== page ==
By Oliver Walkden, June 30, 2021
When John Cage wrote 4â33â, the notorious composition that silently shook bourgeois America in the 1950s, did he imagine it to be received by an African audience, or performed by African musicians? The pieceâs first few airings on the continent took place in South Africa. One was performed by a white man from the U.S. and other instances were privately executed within the countryâs elite universities.
While imperialism may have been indirectly manifested in these recitals, some of Cageâs work had more blatant colonial overtones. As one of Americaâs most in-demand percussionists, he was commissioned to write âprimitiveâ sounding music inspired by Asia and Africa for a performance in Seattle in the 1940s. Willful misappropriations and abuses of culture such as this continue to enrage indigenous communities and their allies.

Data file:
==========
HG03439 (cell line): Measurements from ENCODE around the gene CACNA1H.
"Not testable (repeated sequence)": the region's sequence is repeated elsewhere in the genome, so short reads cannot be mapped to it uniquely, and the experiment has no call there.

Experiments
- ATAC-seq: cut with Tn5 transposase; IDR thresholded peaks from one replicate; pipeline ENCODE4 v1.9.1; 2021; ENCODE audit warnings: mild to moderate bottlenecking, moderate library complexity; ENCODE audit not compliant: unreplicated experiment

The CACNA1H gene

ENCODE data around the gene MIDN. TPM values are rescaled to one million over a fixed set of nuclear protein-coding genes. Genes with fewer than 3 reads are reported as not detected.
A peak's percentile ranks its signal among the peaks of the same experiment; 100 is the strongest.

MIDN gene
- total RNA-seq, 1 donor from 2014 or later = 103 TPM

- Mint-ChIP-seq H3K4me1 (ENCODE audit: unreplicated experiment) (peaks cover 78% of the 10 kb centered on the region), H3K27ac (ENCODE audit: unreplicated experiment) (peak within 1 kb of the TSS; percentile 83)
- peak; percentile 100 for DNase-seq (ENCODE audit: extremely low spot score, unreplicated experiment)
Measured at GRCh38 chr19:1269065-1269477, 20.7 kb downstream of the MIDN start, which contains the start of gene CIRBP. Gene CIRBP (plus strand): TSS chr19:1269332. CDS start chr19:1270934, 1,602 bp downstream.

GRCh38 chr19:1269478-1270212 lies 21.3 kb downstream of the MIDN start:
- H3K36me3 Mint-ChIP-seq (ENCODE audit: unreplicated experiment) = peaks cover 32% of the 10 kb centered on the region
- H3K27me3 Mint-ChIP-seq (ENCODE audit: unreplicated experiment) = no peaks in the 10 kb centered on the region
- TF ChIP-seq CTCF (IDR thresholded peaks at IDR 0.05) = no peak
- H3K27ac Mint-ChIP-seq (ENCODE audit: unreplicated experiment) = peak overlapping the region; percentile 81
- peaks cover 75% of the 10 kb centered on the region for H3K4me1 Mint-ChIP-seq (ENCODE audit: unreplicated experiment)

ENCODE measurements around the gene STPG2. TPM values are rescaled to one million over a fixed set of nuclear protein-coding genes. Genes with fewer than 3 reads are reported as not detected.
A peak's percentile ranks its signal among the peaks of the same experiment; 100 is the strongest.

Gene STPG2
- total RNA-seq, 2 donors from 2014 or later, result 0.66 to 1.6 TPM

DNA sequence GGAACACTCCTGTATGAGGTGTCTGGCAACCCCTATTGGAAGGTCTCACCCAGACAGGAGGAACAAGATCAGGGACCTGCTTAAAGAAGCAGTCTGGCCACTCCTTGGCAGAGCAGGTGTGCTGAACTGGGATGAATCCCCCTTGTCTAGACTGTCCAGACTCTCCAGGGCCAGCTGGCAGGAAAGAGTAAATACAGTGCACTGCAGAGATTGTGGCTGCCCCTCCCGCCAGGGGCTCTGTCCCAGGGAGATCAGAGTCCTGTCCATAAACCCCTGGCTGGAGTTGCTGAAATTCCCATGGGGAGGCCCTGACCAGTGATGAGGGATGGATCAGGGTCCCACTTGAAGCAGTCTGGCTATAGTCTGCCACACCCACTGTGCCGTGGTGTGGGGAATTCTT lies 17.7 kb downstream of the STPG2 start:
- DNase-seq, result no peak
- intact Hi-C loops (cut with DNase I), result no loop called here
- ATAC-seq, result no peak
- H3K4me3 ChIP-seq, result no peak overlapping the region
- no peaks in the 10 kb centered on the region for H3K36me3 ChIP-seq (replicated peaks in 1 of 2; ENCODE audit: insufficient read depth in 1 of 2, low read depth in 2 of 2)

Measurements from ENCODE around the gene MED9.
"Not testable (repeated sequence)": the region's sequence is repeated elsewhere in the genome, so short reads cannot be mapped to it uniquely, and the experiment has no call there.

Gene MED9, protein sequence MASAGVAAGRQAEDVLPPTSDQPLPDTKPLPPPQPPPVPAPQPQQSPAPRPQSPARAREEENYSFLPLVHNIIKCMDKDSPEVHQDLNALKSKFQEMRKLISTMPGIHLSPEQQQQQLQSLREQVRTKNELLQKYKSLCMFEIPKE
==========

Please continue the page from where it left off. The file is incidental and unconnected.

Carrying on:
The Indigenous Resistance collective and label are one such group. With members located around the globe, the collectiveâs most recent intervention is âWhen Silence Rises from Earth,â a short film of a unique performance of 4â33â shot at their Dub Museum in Kampala, Uganda (the center of their operations). Less a performance than a quiet ceremony to prepare the traditional djembe drum, it is significant in its autonomy from the institutional world of corporate funding, music festivals, academia, and avant-garde art scenes.